By using the website, you agree to the use of cookies by us and third parties to enhance your experience.

TDP 04.11.2015

- Walk on the light side

Hyperlite Mountain Gear from Biddeford, Maine (USA) builds ultralight, durable and functional packs, shelters and accessories. They utilize Cuben Fiber, now called Dyneema® (non woven) since the acquisition of Cubic Tech by DSM Dyneema earlier this year, because it’s the most cutting-edge fabric available in the outdoor industry. The brand has won several blog and magazine editor’s choice awards over the past few years; and has grown from a two-man operation to 24 people in six years while selling directly from online to consumer.

Hyperlite Mountain Gear makes lightweight equipment that helps outdoor adventurers increase their speed, distance, efficiency and overall enjoyment in the backcountry. Their gear is exactly what’s needed and nothing more. And this principle drives their design and innovation methodologies. It informs technologies, materials, fabrics and the techniques they utilize to make their gear.

- Please introduce yourself, and share with us why you do what you do.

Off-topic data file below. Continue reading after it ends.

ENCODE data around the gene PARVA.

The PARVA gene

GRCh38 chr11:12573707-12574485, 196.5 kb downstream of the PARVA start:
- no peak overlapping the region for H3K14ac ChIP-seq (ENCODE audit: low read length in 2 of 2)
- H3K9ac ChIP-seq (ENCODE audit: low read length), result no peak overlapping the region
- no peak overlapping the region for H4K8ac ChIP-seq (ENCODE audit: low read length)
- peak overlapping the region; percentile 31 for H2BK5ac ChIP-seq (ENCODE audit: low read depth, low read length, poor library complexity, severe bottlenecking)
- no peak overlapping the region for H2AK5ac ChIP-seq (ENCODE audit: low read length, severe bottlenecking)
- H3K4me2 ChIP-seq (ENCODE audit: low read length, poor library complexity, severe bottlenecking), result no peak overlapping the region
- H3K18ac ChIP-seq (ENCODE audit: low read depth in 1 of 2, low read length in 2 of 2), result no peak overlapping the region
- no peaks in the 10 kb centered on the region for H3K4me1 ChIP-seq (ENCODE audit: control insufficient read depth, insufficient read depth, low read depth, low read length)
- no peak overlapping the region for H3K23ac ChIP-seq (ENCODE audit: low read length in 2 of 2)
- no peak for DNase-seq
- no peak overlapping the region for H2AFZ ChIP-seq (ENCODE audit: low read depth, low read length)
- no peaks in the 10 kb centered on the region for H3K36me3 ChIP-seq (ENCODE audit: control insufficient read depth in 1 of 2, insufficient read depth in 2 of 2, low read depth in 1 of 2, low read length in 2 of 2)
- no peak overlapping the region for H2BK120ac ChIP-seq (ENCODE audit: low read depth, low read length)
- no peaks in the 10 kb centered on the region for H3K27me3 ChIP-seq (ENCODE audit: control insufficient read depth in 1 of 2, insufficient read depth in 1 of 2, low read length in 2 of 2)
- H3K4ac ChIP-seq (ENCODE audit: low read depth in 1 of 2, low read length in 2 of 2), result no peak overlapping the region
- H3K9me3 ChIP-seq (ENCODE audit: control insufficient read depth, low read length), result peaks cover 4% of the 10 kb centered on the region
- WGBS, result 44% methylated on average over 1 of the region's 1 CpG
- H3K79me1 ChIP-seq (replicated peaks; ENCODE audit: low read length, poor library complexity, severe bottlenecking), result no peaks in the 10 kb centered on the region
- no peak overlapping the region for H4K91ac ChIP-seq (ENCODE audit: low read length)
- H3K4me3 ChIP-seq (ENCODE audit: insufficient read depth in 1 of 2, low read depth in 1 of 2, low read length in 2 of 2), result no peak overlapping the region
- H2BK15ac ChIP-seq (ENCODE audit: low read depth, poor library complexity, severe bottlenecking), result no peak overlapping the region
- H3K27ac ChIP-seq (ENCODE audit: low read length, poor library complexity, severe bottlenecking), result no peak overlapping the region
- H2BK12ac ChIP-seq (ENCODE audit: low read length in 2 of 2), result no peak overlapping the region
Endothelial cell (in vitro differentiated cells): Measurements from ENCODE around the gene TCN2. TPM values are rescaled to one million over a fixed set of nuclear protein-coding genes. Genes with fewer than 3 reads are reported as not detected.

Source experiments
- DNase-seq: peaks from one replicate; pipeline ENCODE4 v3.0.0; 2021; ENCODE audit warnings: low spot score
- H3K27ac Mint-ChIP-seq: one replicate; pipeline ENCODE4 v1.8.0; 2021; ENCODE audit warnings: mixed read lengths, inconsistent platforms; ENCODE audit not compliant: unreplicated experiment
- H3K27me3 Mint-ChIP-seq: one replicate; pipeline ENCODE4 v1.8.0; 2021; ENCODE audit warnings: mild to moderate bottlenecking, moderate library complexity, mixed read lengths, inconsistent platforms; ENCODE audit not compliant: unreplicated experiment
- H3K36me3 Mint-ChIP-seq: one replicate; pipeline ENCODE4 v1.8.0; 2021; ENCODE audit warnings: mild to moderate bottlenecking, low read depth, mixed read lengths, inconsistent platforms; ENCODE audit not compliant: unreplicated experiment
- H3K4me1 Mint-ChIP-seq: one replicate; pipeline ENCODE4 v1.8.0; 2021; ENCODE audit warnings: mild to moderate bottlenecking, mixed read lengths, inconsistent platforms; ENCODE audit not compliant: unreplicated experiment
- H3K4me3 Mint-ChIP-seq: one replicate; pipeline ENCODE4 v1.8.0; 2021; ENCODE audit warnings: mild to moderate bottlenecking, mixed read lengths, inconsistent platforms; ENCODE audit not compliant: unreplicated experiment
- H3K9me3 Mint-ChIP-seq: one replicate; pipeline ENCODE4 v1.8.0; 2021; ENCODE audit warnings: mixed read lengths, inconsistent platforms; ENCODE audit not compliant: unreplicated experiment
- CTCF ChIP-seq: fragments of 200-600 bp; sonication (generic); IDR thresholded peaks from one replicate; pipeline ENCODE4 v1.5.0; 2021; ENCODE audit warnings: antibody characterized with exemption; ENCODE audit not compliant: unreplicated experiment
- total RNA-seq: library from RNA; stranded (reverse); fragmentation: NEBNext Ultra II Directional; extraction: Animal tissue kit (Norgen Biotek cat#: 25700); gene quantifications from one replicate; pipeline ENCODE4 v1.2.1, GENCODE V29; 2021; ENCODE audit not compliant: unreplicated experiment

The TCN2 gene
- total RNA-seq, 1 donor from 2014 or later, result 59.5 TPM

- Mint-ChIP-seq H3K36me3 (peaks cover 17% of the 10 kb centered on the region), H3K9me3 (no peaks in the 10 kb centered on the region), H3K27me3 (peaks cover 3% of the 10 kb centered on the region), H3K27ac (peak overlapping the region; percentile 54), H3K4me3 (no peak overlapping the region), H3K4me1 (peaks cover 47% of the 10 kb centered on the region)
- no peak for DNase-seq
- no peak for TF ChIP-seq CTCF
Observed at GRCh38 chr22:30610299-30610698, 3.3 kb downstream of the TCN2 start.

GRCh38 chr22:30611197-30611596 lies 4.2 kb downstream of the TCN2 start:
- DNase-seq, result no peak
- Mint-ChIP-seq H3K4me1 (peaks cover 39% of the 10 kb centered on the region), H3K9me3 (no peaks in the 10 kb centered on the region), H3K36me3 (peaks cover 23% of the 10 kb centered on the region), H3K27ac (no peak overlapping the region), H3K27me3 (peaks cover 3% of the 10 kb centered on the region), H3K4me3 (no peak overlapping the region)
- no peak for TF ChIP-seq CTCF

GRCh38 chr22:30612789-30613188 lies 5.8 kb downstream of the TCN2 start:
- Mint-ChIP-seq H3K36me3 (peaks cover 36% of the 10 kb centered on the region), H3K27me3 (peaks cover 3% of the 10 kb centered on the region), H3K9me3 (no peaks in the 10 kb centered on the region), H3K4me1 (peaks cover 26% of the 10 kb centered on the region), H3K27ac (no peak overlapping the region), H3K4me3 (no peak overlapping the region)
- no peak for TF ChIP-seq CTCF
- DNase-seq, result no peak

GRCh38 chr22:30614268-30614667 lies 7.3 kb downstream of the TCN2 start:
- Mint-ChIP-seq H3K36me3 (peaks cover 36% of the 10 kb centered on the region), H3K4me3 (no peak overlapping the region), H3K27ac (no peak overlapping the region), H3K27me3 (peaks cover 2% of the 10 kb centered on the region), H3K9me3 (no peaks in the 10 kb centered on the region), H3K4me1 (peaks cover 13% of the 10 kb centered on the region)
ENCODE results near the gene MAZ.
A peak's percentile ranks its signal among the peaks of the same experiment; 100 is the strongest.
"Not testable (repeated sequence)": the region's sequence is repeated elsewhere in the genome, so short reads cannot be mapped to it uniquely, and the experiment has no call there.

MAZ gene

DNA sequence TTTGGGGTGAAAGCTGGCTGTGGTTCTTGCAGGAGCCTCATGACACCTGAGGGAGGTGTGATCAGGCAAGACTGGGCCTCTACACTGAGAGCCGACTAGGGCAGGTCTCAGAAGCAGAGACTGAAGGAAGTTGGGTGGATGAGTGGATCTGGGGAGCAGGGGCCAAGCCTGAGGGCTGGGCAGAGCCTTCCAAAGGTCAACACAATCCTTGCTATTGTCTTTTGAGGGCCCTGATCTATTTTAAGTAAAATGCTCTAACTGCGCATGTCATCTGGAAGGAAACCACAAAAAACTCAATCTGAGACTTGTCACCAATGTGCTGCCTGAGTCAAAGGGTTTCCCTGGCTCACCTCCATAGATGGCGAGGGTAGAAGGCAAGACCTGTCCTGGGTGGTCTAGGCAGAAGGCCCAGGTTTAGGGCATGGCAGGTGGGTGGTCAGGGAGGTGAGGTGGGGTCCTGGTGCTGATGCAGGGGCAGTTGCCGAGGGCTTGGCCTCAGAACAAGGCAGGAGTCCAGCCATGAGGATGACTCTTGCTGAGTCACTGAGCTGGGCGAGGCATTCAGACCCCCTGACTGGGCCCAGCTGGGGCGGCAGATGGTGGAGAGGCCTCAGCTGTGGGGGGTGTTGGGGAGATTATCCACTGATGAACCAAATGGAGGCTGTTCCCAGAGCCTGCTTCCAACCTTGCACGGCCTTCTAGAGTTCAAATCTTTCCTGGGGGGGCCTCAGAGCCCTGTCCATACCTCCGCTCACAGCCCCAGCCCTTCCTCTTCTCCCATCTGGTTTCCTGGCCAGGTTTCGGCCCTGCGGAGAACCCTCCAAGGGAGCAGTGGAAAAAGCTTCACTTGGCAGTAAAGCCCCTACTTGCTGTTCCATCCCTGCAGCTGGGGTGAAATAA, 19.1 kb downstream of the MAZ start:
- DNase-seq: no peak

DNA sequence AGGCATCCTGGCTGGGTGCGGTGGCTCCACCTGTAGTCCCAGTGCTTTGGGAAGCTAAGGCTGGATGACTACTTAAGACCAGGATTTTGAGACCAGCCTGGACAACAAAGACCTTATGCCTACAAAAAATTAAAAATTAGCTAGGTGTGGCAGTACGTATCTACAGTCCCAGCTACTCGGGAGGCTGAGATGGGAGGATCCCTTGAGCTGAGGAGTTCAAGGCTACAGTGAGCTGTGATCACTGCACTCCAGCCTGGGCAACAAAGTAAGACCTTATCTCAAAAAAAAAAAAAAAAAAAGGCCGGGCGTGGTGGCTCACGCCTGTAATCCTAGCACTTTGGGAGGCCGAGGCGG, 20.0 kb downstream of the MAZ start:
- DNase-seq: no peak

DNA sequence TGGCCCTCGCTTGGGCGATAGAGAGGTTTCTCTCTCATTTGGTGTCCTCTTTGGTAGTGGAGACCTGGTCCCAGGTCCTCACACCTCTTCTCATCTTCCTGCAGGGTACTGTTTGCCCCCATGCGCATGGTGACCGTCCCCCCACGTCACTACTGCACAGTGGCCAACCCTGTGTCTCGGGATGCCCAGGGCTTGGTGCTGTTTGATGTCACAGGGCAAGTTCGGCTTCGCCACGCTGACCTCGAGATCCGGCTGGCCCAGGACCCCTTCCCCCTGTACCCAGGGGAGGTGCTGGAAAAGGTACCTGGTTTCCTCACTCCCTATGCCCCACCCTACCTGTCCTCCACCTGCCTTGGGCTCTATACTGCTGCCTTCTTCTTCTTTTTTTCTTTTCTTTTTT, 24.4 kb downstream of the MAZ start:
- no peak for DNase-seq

MSP: My name is Mike St. Pierre and I’m the CEO of Hyperlite Mountain Gear. Why do I do what I do? I am passionate about the outdoors and I started our company six years ago because I couldn’t find the lightweight, modern gear I was looking for anywhere in the marketplace.

Editors note: Cuben Fiber is the original company and product name. Cuben Fiber was sold to North Sails for the use in sailcloth, and the company – outside of sailcloth – was restarted as Cubic Tech Corporation. Cubic Tech promoted their product portfolio under the name CTF3, but in the meantime the outdoor industry continued to use Cuben Fiber to refer to Cubic Tech’s product portfolio. The product portfolio will now be part of the Dyneema® brand family going forward, and referred to as Dyneema® (non-woven) fabrics.